Good thread idea. This is a topic that’s been of personal interest since I took my first firearms class, mandated by CT law in order to buy a handgun in CT at the time. Since then I’ve taken several other classes and read many books, credible blogs and other material on the subject.
I AM NOT AN EXPERT. NOTHING I WRITE SHOULD BE CONSIDERED LEGAL ADVICE. IT IS UP TO YOU TO KNOW THE LAWS IN YOUR JURISDICTION AND THOSE YOU TRAVEL TO. THIS THREAD IS FOR ENTERTAINMENT AND INFORMATIONAL PURPOSES ONLY.
With that out of the way, I’d like a place to discuss all things lethal force related. We have LEO’s and lawyers on this forum who cough might even chime in. Keep in mind that lethal force and deadly force are the same thing, and the terms are sometimes used interchangeably.
I originally had this in PWI, but I’d prefer to keep the conversation centered around how things are, not how someone might like them to be, so I moved it to the Combat forum. That said, it’s open game on discussing borderline cases, incidents from different countries, varying courses of action and whatever other lethal force rabbit holes there are to be explored that may result in disagreement. Disagreement is fine.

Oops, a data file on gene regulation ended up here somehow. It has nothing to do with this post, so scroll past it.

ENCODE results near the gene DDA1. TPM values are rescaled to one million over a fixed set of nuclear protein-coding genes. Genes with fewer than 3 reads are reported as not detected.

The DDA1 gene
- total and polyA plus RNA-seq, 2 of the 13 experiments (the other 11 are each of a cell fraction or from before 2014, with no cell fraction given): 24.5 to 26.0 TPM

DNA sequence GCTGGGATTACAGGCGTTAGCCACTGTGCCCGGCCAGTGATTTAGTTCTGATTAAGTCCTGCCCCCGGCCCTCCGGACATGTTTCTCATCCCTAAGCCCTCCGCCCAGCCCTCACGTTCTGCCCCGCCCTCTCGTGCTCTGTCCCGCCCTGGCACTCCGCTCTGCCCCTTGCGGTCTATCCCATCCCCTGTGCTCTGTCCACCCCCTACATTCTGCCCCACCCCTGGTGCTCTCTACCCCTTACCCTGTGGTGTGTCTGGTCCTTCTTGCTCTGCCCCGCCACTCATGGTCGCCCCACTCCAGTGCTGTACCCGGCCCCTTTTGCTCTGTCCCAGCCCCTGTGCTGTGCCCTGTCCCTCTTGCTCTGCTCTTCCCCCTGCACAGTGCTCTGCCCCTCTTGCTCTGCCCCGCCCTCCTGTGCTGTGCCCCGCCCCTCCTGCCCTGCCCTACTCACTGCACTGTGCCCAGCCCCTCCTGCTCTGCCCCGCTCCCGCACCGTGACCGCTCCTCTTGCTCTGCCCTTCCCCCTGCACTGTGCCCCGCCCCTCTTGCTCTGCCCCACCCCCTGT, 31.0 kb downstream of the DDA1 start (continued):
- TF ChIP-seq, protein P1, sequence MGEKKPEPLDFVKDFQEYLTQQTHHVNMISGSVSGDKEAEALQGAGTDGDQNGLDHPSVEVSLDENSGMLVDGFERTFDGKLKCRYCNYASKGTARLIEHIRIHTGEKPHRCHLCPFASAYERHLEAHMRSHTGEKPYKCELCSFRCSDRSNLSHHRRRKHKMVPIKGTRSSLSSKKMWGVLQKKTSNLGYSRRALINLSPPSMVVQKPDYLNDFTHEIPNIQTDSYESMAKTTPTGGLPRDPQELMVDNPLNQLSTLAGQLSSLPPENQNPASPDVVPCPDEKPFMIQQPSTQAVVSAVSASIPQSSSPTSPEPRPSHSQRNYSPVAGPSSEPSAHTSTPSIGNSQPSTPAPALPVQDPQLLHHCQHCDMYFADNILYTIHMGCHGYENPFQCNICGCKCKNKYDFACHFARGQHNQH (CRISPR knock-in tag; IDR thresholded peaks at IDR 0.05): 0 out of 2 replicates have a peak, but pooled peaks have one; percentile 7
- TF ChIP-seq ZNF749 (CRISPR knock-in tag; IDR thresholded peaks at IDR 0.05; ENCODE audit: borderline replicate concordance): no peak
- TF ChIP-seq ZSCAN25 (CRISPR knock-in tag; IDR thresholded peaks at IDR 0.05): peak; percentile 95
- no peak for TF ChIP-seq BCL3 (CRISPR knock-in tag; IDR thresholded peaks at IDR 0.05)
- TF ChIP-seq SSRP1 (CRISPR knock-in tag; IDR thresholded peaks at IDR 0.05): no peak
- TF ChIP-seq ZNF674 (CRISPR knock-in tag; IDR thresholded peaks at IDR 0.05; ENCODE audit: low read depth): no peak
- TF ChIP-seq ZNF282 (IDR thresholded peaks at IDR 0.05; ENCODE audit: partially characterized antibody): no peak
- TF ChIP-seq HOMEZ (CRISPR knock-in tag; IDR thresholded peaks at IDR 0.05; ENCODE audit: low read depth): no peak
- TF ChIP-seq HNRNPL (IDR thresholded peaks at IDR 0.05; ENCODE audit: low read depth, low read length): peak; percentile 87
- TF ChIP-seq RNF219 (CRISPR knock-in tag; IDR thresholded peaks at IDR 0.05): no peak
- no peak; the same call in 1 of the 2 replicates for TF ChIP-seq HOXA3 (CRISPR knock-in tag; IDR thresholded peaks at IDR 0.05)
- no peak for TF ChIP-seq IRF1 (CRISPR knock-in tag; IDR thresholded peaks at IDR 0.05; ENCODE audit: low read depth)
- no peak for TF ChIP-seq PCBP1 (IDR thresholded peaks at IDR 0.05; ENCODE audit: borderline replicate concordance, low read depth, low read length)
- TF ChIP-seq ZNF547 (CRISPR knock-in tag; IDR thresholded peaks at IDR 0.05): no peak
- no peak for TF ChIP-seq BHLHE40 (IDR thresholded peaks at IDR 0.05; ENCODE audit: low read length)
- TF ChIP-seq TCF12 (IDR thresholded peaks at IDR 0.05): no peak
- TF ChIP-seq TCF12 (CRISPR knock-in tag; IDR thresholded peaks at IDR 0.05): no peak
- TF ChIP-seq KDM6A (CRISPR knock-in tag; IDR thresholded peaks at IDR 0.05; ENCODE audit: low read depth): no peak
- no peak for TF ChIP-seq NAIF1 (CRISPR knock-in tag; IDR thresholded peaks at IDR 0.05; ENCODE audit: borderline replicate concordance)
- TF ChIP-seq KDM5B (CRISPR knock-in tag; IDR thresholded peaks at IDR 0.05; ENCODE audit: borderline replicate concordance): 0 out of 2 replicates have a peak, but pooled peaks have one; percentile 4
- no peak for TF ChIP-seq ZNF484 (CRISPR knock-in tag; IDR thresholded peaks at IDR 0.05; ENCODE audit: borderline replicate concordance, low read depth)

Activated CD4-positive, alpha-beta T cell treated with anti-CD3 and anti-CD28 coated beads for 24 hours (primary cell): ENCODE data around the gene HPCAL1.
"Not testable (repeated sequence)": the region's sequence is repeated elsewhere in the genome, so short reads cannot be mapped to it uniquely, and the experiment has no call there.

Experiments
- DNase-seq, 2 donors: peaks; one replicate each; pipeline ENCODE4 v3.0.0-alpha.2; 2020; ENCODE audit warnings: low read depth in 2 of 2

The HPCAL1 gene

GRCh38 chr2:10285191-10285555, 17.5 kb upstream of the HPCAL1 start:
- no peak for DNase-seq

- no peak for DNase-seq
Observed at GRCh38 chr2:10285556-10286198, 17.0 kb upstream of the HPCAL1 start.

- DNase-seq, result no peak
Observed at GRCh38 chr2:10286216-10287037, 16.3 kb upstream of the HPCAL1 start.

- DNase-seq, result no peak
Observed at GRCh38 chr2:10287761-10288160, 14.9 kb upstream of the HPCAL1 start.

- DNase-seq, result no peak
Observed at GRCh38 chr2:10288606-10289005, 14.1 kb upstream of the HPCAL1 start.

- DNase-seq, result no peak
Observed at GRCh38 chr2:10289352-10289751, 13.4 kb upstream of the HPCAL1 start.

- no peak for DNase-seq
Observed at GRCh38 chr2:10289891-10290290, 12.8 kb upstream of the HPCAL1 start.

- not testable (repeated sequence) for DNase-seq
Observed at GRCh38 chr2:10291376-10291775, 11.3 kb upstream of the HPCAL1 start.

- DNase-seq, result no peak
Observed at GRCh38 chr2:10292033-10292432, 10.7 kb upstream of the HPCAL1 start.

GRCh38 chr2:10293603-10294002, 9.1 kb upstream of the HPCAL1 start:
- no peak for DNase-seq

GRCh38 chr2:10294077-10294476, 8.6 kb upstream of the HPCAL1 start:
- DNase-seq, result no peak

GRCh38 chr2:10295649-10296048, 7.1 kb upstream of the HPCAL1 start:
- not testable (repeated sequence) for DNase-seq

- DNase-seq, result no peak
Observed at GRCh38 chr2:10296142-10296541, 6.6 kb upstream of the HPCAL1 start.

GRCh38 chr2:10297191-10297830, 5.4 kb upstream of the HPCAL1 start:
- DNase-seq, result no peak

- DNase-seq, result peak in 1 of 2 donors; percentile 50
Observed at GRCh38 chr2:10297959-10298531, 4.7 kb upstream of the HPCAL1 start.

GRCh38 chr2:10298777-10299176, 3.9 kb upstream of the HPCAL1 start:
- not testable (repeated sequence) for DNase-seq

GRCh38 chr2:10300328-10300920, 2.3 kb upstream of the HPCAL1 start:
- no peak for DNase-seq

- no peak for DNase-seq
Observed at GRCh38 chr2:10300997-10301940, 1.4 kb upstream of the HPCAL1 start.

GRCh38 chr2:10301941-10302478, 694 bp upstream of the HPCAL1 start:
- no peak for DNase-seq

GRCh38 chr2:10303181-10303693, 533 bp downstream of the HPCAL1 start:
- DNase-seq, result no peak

Let’s just not turn it into a gun control discussion or anything resembling it. Start another thread if you want to talk policy.
What is lethal force?
Deadly force is generally defined as physical force which, under the circumstances in which it is used, is readily capable of causing death or serious physical injury. In order for deadly force to be justified there must be an immediate, otherwise unavoidable threat of death or grave bodily harm to yourself or other innocents. Deadly force is that force which could reasonably be expected to cause death or grave bodily harm.
I can’t speak for cops. Perhaps @Frank_C will be kind enough to share his thoughts.
As a civilian, I suppose the answer to that question is “Yes”, or at least in can be in the right circumstances. It really depends on what you mean by “SURE”. Violent situations materialize quite quickly, requiring a VERY important judgement call on-the-spot. A few conditions need to be present for lethal force to be justified in defense of self.
Imagine if you will a naked me, dancing around drunk and yelling all manner of threats. What are you to make of this? It would be nice if you bought me a shot and gave me some pants, but it’s probably in your interests to steer clear of me on this occasion. Now let’s pretend escape is not an immediate option. Let’s talk about when you should pull out your gun and shoot me, just to be safe.
The brief definition I linked above gives you a primer on justification of lethal force. There are many important details that can be discussed, but for now we will focus on the test of Ability, Opportunity and Jeopardy.